Although described as a multi-purpose instrument, WFIRST is effectively a repackaging of the Joint Dark Energy Mission (JDEM), a shared NASA–Department of Energy (DOE) project to explore the nature of dark energy. And its objectives are strikingly similar to those of a proposed 1.2-metre European telescope called Euclid, in the works since 2007.

Last year, Jon Morse, director of NASA's astrophysics division, tried to broker a deal in which ESA would relinquish plans for Euclid and join the JDEM. The Europeans were interested, says Morse, but the deal fell apart when DOE officials complained that ESA would be providing the instruments that the DOE had planned to make. Then, with the JDEM bogged down (see Nature 461, 1182–1183; 2009), Morse met with ESA officials and offered to provide 20% of Euclid's funding and 2 astronomers for its 12-member science working group. But after the decadal survey was released and WFIRST emerged as a top priority, NASA was again looking to lead a combined mission. According to Ed Weiler, NASA's associate administrator for science, this time the response from ESA was "an unequivocal no", because Euclid was now too far along in its bid for a 2018 launch slot.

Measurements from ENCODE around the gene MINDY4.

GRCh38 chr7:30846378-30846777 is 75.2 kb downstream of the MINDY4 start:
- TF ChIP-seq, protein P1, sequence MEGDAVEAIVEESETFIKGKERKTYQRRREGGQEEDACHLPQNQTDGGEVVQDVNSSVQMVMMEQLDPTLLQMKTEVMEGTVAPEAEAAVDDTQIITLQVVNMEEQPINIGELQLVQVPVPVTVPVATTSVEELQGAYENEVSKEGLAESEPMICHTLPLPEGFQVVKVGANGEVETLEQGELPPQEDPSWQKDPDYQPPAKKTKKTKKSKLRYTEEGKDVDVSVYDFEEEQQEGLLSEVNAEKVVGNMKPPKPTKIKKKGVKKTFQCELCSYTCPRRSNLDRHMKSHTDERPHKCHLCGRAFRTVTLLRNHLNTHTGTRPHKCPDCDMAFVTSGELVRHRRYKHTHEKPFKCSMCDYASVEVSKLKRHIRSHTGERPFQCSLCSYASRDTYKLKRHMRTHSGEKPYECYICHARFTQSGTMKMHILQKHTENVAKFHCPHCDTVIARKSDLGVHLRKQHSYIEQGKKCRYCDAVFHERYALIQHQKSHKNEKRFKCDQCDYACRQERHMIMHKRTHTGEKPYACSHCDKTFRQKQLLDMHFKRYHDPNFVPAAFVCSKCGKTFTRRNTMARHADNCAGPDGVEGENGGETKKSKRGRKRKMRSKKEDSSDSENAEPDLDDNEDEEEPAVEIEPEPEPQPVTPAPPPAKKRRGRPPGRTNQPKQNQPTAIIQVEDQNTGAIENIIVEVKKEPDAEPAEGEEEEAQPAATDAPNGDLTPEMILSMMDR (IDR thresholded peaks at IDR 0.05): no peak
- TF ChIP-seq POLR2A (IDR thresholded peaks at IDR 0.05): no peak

Stuck in line behind the JWST, it is unlikely that WFIRST will launch before 2022, which potentially relegates it to an also-ran in the quest to explore dark energy. So Morse and Weiler have proposed an arrangement that would see NASA contributing a third of Euclid's budget — around $260 million over ten years — in exchange for an equivalent European commitment to WFIRST.